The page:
scientists play an essential role in this interdisciplinary effort, which blends biology, medicine, modern technology, and nuclear physics.

The years since 9/11 have seen important advances in nuclear forensics. An attack using a nuclear or radiological explosive device would of course be catastrophic, but it would also raise a set of urgent and crucial questions: What was exploded? Who did it? Do they have more? Was the device improvised or sophisticated? Did they steal it, and if so from where? Is the material reactor-grade or weapons-grade fuel? How old is it? Nuclear forensics refers to the techniques and capabilities needed to answer these questions. It can be likened to forensics-style exercises in nuclear astrophysics, whereby scientists analyze and evaluate the debris left behind by a stellar-scale nuclear explosion. Both efforts—nuclear astrophysics and nuclear forensics—are led by nuclear physicists.

The last decade has also seen major advances in the use of nuclear physics techniques to detect heavy nuclei like uranium or plutonium in a truck or cargo container—one such technique might detect the cosmic ray muons, elementary particles similar to electrons, that scatter off these elements at large angles. The techniques are based on well-understood basic nuclear physics, reminiscent of Rutherford’s early experiments, but their application to the detection of nuclear contraband crossing U.S. borders is new. The detector and computational challenges are related to very recent developments in basic nuclear physics.

Nuclear physics has long been a driver in the development of accelerators and computers, both of which are prevalent in our lives and in many sectors of the economy. Solving the design challenges associated with the building of very high energy accelerators being used to probe the fundamental nature of the matter in our universe will bring advances that improve the more than 30,000 accelerators used around the world for radiotherapy, for ion implantation to precisely embed dopants in semiconductor chips, and for other applications from developing new materials to improving food safety and benefiting other areas of industrial and biomedical research. Advancing nuclear science also drives innovations in computer architecture. For example, when IBM developed the Blue Gene line of computers that have become successful commercial machines with an impact on climate science, genomics, protein folding, materials science, and brain simulation, it employed a paradigm that had been developed first for lattice QCD machines—in fact, IBM employed people who had previously designed a computer called the QCDOC (QCD on a chip).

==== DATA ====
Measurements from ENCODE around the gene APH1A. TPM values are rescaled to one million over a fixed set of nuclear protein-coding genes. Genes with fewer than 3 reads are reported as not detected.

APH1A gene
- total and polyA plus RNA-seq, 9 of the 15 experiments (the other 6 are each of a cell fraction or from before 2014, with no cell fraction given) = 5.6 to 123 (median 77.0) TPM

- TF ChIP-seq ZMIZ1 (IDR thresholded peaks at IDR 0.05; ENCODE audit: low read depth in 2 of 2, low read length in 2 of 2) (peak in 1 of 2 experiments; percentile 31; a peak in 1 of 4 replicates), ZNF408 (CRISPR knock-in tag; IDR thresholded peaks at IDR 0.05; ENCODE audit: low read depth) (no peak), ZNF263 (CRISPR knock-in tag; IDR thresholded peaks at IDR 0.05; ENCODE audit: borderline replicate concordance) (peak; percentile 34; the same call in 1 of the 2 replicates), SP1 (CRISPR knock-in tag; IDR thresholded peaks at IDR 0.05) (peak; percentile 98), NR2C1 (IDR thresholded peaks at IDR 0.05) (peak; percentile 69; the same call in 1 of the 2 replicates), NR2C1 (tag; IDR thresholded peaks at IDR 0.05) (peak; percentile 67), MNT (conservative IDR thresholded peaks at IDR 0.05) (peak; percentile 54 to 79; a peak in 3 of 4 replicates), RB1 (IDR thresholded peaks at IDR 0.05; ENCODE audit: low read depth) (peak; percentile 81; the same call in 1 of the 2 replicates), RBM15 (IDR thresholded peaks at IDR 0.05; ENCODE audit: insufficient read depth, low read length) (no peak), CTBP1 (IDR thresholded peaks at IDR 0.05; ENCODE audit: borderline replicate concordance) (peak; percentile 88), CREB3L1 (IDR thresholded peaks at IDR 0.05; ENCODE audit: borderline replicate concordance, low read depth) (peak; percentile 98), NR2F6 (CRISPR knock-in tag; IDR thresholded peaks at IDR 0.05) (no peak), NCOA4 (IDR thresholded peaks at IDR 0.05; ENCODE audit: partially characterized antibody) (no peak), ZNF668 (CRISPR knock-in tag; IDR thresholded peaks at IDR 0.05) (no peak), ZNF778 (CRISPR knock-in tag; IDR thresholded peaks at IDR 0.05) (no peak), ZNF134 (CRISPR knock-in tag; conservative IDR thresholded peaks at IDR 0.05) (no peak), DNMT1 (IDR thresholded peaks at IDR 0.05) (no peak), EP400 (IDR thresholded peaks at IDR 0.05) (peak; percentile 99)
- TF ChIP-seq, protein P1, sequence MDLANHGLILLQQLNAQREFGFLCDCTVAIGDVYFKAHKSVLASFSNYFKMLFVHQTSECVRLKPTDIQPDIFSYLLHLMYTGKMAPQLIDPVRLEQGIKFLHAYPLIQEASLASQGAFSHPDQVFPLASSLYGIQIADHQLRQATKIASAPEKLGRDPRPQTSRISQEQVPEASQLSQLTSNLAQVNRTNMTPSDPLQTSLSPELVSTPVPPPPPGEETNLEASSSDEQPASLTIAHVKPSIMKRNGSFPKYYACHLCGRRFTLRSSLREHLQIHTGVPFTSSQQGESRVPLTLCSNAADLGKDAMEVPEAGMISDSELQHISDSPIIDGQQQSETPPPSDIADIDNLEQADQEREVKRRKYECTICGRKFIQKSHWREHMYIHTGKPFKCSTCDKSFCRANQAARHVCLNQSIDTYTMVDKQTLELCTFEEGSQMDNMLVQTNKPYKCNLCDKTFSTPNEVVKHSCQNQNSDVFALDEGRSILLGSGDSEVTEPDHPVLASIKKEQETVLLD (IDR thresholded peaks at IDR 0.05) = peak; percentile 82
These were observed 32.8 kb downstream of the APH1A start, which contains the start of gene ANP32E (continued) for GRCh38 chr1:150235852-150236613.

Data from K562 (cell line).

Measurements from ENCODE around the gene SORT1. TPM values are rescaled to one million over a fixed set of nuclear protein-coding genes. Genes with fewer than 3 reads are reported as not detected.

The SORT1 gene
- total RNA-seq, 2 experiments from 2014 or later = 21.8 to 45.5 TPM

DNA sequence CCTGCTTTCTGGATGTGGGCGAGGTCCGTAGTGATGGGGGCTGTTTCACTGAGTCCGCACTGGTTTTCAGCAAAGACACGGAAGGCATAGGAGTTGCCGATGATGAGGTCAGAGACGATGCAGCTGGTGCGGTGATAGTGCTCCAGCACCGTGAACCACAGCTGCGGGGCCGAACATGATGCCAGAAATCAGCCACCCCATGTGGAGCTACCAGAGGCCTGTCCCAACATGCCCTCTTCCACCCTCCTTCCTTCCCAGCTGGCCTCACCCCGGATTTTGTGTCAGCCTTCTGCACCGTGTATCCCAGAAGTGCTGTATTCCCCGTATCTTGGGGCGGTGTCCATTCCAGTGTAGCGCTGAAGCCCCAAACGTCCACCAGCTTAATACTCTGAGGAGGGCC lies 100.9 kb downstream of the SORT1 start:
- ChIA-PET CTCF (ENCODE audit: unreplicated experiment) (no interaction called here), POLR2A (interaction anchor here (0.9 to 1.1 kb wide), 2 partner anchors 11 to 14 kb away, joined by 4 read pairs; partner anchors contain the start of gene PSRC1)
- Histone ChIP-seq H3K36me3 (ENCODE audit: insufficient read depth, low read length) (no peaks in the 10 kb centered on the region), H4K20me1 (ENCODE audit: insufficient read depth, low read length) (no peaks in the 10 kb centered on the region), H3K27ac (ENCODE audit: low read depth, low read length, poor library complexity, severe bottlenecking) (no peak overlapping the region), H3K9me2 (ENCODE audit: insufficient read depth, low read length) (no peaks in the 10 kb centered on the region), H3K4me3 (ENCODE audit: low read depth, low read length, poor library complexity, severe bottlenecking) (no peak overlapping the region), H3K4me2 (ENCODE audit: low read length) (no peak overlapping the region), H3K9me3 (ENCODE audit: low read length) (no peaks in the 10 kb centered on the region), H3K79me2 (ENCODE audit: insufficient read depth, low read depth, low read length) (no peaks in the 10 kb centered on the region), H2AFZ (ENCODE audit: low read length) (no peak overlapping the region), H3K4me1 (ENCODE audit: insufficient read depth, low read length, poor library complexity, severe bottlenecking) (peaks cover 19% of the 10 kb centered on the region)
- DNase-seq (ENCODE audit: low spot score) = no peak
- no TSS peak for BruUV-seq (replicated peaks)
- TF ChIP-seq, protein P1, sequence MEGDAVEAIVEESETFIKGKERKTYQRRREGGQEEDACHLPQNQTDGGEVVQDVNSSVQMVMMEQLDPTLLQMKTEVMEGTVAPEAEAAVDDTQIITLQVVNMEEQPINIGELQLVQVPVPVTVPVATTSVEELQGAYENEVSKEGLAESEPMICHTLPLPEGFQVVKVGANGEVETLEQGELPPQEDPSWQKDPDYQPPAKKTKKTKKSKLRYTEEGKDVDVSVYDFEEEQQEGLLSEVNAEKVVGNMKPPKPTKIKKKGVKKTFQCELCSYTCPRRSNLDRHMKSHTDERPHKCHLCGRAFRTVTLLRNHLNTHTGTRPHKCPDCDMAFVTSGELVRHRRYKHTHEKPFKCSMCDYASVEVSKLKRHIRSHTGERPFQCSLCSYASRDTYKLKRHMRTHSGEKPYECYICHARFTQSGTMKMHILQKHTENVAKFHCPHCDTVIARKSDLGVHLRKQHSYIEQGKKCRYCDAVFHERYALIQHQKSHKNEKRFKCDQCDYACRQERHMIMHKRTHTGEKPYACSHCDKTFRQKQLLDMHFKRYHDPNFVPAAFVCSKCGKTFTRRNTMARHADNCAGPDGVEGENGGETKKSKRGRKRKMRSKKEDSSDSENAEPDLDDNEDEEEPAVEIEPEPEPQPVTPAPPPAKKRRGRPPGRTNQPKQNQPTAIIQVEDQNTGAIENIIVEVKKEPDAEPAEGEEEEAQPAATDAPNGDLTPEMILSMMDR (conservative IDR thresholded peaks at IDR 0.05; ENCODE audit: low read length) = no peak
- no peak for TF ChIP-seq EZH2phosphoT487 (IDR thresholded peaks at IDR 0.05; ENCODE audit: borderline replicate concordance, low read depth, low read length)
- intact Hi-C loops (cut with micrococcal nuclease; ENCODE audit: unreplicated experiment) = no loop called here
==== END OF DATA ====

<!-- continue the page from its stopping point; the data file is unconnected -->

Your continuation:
These examples all show how investment in nuclear physics has benefits beyond addressing the fundamental overarching questions earlier in this chapter. These investments are yielding progress on some of the nation’s biggest challenges as well as innovations that help to drive the economy.



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